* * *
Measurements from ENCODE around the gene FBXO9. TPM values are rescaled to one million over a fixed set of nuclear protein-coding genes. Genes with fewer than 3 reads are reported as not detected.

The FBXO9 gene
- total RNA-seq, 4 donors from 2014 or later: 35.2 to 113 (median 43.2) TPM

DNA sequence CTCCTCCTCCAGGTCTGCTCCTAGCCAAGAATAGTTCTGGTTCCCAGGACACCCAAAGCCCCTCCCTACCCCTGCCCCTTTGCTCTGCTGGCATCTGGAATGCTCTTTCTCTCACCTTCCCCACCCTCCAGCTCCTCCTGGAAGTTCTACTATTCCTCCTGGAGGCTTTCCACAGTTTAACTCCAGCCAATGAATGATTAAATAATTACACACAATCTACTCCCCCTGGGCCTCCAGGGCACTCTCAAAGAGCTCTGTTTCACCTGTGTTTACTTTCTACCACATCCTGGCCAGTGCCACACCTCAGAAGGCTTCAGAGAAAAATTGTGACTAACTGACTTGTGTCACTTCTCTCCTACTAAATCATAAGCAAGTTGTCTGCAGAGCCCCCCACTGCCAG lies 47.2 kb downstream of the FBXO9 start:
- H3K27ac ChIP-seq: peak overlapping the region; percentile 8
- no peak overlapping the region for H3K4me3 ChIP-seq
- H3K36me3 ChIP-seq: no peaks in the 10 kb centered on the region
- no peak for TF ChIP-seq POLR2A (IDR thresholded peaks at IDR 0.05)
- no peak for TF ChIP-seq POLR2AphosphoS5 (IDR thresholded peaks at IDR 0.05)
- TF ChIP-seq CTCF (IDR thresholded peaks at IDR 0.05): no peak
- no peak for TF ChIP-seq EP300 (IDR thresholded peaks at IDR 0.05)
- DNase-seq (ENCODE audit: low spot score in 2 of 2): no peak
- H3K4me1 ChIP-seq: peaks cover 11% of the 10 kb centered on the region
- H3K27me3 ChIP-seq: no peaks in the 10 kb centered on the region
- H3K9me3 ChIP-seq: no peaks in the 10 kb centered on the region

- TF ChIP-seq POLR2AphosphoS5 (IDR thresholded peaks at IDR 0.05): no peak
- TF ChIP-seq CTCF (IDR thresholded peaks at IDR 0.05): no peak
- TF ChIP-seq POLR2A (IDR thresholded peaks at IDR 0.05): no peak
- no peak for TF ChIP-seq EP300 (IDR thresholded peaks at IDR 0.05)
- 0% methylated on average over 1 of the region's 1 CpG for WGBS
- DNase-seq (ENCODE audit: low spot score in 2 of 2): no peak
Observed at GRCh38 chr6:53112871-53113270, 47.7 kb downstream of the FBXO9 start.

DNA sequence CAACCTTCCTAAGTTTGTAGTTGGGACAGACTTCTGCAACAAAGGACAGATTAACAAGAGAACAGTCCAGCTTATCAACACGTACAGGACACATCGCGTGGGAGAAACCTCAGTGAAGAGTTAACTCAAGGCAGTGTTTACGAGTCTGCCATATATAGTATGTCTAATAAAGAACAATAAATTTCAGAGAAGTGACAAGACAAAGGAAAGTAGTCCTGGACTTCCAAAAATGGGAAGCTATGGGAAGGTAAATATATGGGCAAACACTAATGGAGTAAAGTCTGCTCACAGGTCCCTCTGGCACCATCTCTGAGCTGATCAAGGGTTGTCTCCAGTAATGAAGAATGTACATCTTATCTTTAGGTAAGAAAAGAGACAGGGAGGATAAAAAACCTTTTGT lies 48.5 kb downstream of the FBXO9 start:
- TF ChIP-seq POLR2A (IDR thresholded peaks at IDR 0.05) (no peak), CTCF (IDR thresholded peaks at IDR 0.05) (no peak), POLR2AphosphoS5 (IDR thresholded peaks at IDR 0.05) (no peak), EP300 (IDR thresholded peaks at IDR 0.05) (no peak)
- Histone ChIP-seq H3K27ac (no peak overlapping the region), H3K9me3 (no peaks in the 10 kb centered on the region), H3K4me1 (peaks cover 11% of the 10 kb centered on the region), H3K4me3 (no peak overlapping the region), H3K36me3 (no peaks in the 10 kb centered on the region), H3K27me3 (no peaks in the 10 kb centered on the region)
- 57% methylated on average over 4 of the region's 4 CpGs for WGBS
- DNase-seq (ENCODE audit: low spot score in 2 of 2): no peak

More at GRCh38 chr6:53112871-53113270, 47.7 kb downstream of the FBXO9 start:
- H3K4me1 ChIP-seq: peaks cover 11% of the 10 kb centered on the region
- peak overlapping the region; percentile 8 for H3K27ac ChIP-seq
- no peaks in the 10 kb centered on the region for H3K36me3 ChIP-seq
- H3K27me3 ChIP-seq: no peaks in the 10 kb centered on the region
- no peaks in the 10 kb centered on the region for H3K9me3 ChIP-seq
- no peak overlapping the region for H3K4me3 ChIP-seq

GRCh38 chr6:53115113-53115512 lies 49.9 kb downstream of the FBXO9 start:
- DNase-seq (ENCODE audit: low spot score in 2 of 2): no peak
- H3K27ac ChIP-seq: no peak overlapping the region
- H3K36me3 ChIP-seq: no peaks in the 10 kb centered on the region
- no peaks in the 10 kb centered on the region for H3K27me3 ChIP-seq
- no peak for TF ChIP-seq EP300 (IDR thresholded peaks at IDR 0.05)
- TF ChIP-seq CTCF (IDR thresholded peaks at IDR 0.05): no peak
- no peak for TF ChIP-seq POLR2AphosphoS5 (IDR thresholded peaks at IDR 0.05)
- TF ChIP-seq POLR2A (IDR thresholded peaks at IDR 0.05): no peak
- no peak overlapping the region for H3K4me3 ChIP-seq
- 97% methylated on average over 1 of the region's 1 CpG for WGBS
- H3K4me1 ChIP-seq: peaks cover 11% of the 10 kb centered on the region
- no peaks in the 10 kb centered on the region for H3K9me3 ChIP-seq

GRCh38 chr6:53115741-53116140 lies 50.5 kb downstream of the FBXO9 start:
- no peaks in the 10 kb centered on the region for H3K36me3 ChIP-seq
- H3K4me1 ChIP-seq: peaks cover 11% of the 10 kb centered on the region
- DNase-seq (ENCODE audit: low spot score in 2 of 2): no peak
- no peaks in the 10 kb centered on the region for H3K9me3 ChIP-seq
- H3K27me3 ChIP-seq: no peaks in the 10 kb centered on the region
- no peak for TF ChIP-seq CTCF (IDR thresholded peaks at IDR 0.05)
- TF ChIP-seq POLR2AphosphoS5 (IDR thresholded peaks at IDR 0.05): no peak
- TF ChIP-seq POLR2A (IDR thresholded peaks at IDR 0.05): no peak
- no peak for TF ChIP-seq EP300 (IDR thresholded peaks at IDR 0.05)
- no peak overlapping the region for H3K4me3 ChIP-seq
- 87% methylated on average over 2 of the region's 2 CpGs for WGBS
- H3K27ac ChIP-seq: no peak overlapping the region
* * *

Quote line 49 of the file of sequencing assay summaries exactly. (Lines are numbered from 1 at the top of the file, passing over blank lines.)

- no peaks in the 10 kb centered on the region for H3K36me3 ChIP-seq